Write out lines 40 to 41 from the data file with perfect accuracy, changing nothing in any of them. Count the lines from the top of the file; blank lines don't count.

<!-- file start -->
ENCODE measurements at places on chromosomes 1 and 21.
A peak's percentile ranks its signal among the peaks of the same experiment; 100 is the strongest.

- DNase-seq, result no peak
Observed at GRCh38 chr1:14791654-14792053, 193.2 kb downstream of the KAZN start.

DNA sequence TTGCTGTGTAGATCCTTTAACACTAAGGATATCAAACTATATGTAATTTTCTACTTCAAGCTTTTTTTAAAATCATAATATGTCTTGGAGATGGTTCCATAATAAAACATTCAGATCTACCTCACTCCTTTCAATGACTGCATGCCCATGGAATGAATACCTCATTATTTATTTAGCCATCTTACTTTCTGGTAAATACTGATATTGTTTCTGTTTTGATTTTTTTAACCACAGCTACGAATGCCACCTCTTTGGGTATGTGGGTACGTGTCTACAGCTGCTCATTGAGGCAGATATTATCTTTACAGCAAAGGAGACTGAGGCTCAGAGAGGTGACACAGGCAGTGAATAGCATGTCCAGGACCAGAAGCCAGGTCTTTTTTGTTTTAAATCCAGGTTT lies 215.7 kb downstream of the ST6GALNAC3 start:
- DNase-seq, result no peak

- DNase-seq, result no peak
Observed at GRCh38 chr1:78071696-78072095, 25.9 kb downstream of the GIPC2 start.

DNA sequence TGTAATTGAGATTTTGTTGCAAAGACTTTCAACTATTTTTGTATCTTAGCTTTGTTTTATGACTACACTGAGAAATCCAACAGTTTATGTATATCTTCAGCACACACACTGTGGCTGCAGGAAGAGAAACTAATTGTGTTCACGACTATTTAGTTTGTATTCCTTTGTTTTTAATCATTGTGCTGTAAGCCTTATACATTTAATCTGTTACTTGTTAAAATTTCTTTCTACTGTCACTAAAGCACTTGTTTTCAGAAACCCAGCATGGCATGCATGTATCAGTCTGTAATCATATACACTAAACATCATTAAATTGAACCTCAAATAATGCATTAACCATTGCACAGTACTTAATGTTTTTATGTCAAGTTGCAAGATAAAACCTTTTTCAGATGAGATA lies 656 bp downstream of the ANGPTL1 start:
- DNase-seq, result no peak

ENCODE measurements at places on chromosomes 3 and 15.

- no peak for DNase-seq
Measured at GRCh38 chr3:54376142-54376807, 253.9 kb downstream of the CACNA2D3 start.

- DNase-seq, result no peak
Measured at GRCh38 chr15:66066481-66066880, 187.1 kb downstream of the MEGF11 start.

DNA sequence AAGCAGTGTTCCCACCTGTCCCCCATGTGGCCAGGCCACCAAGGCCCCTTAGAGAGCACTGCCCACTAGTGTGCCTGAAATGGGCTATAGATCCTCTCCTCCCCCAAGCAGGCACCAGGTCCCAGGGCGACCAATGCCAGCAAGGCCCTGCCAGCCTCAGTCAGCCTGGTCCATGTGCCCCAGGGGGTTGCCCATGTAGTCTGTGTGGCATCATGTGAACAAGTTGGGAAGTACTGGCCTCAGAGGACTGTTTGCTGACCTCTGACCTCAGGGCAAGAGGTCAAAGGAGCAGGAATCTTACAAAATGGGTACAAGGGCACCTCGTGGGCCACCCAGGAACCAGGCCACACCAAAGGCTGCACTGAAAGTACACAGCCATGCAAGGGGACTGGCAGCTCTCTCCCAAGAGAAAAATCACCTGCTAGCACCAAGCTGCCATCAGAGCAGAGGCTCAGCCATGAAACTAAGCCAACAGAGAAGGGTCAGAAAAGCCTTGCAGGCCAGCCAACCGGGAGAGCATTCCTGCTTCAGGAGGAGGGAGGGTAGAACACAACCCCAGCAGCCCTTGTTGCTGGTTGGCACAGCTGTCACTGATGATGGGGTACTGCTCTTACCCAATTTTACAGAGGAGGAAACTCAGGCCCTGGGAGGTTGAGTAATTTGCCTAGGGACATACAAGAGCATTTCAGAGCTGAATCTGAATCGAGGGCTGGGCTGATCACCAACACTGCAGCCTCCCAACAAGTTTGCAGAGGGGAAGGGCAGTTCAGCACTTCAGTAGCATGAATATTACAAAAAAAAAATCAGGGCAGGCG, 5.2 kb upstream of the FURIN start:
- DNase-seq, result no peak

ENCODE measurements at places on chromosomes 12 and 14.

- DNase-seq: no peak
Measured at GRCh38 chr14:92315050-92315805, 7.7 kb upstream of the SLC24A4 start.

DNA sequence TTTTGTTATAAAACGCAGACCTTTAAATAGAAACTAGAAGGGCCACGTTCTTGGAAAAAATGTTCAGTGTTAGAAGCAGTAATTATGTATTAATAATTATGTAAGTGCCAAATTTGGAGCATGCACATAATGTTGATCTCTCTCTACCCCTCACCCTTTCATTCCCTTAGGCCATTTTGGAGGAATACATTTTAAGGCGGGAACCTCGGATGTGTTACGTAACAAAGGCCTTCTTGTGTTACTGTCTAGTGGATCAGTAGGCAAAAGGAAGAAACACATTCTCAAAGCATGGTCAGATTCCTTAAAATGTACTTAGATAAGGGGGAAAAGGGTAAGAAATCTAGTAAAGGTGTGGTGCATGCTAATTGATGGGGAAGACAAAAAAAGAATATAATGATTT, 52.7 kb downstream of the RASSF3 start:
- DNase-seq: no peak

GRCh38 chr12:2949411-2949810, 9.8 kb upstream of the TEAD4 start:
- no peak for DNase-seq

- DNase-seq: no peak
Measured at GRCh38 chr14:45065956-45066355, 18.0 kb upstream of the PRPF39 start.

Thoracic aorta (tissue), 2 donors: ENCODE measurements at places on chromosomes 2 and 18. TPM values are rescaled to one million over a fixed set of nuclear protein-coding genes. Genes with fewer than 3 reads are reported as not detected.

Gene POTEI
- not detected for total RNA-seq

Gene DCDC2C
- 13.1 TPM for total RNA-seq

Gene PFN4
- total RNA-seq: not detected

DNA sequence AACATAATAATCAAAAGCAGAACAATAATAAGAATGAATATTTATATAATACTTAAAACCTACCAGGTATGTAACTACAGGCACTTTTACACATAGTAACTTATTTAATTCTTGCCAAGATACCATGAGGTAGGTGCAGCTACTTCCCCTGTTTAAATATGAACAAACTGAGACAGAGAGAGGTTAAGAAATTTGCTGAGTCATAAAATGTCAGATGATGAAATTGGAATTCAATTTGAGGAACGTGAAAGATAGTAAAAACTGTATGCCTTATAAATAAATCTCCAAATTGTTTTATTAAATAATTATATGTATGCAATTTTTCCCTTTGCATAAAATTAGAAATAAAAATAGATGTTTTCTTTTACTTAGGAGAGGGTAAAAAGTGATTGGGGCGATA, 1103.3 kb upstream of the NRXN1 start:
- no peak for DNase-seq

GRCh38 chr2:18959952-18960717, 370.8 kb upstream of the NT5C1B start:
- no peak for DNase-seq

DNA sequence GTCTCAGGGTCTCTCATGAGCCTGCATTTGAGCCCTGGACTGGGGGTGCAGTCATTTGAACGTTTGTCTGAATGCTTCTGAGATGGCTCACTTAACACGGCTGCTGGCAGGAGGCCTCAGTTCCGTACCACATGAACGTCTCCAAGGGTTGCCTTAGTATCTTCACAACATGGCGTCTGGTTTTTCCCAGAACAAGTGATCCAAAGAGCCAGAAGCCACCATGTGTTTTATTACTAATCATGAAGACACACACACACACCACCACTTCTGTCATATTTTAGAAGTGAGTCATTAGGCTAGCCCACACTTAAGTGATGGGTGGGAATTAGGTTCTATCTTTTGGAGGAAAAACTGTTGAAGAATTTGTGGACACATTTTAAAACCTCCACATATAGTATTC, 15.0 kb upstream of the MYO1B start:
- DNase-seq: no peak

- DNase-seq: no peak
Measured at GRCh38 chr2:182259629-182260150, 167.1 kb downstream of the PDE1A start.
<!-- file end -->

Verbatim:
- DNase-seq: no peak
Measured at GRCh38 chr2:182259629-182260150, 167.1 kb downstream of the PDE1A start.